The CPR European Advisory Board (EAB) continues it series “Meet CPR’s Distinguished Neutrals in Europe” and today it presents its next Q&A with Jennifer Kirby.
Jennifer is the founder of Kirby in Paris, France. She acts as counsel, party-appointed, sole arbitrator and chairman in arbitration proceedings under a variety of arbitration rules. Her experience spans a wide variety of industry sectors. In addition to CPR’s Panel of Neutrals, Jennifer is listed on the panels of many other international arbitration institutions around the world. Prior to creating her own boutique arbitration firm, Jennifer was a partner at a large law firm (2008-2010), the ICC Deputy Secretary General (2005-2007), ICC Counsel (2002-2004) and an associate with large U.S. law firms.
Jennifer kindly agreed to grant us an interview. Here are her insights:
1. How did you get your start as a neutral?
When I went to law school at the University of Virginia, there were no classes in international arbitration. And if there had been, I probably would not have taken them. I never took any international law classes or even had any interest in anything with the word “international” in it. A more provincial American law student would have been hard to find.
On my first day as an associate at Simpson Thacher, the assigning partner told me he was putting me on an international arbitration with Jack Kerr. I said, “What’s an international arbitration?” He said, “You’ll figure it out.”
As I began working on my first arbitration, it was not too different from working on my domestic litigation cases. As an associate, I was doing pretty much the same work – e.g., drafting briefs (but they were called submissions), preparing affidavits (but they were called witness statements), reviewing documents as part of discovery (but it was called disclosure). There was, however, one thing I could do in arbitration that I could not do in domestic litigation: live in Paris.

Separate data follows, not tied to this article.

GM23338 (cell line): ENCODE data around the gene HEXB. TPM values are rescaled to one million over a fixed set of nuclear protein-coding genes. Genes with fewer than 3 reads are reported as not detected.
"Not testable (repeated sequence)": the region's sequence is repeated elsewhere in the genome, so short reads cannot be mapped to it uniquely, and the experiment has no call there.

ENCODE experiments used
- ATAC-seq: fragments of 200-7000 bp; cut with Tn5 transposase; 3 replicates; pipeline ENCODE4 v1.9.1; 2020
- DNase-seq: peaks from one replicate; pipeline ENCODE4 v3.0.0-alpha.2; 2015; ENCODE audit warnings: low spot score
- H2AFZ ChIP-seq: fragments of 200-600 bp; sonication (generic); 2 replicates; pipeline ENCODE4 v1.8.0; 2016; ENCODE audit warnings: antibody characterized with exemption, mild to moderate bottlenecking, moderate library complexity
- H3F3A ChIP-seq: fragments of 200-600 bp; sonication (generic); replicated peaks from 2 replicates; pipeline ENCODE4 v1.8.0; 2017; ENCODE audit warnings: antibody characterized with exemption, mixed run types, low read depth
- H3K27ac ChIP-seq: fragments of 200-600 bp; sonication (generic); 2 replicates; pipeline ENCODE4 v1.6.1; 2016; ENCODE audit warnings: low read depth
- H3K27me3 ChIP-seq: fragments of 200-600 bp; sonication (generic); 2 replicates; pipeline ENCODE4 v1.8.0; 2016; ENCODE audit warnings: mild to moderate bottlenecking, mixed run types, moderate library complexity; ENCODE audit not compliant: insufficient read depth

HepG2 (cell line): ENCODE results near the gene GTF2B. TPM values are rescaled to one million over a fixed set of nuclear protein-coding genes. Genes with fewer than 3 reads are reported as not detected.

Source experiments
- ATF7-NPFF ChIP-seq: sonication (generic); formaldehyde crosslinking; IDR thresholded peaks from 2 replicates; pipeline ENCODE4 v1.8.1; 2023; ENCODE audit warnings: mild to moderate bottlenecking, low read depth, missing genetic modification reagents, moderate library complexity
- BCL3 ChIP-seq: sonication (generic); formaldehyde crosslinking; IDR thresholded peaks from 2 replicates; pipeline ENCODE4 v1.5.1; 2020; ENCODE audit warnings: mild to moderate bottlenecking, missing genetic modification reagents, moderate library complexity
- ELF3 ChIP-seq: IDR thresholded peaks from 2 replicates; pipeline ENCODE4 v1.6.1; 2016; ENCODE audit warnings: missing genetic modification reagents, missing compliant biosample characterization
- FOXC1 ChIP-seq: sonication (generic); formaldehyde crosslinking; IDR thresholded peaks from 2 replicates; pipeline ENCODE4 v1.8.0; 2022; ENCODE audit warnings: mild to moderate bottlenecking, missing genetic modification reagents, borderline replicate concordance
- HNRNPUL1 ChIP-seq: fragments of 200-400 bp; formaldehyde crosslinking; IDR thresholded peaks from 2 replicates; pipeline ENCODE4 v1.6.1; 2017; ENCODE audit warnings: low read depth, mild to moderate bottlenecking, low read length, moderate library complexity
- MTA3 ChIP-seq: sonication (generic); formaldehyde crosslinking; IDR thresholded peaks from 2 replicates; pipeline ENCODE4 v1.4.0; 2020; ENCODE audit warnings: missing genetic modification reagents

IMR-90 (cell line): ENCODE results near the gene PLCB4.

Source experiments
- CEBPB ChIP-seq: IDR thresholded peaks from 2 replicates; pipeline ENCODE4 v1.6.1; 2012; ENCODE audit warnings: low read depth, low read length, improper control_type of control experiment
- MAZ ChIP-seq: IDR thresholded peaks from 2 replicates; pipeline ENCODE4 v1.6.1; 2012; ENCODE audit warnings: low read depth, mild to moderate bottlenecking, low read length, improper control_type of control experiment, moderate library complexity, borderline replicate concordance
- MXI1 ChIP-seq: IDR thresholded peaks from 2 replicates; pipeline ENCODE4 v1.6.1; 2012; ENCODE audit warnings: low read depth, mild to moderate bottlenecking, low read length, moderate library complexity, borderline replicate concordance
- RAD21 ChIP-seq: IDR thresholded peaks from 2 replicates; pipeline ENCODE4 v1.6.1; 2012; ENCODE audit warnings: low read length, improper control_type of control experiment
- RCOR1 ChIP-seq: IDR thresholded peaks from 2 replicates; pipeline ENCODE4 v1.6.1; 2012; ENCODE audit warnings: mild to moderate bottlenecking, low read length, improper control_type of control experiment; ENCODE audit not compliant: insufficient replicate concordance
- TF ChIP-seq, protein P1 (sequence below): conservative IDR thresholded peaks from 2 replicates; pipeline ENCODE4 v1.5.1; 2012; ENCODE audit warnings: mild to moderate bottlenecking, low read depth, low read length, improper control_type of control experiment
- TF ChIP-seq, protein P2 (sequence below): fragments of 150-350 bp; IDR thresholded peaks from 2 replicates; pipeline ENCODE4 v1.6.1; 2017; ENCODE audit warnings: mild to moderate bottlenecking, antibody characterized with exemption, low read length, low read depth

It was this realization that prompted me to seek out as much international arbitration work at the firm as I could. After about three years, I spoke with Rob Smit and told him that (1) I wanted to work exclusively in international arbitration and (2) I wanted to live in Paris – neither of which were possible at Simpson at that time. I asked Rob if he could help me find a job. He said, “Maybe you could get a job at the ICC.” I said, “What’s the ICC?” He said, “You’ll figure it out.”
All told, I spent six years at the ICC – first as Counsel and then as Deputy Secretary General. It was at the ICC that I really learned the ins and outs of international arbitration. The ICC is to arbitration what SEAL training is to combat. The learning curve is steep, and the work is demanding. But by the time you leave the institution, you know how to handle pretty much any situation an arbitration can throw up.
I received an appointment as co-arbitrator from the LCIA not long after leaving the ICC to rejoin private practice. At that point, I had already been working exclusively in international arbitration for about ten years and was a known quantity to people at all the major arbitral institutions. While some institutions require you to have had a case before they will give you one, others are open to giving new arbitrators their first opportunity. Thankfully, the LCIA was willing to take a chance on me.
2. Who is your dispute resolution hero/heroine?
Robert Briner. Dr. Briner was the chairman to ICC Court during most of the years I worked there. I had the pleasure of seeing him regularly and working with him quite closely for about five years. That he was a giant in the field cannot be gainsaid, but saying this understates his significance to me, which is more personal. He combined integrity, intelligence, practicality and diplomacy in a way that made him not just an inspiration, but a kind of guiding light. To this day, when faced with a particularly tricky situation, I ask myself, “What would Dr. Briner do?”
3. What is the one advice you want to give to the younger generation looking for a first appointment as neutral?
Once you have some meaningful experience as counsel under your belt, meet with arbitral institutions and let them know that you want to start sitting as arbitrator. CPR, as well as the ICC and the LCIA take a keen interest in raising the next generation of international arbitrators and giving new people a shot. As more senior people become increasingly oversubscribed, this is essential.
4. Were you ever the first in doing something?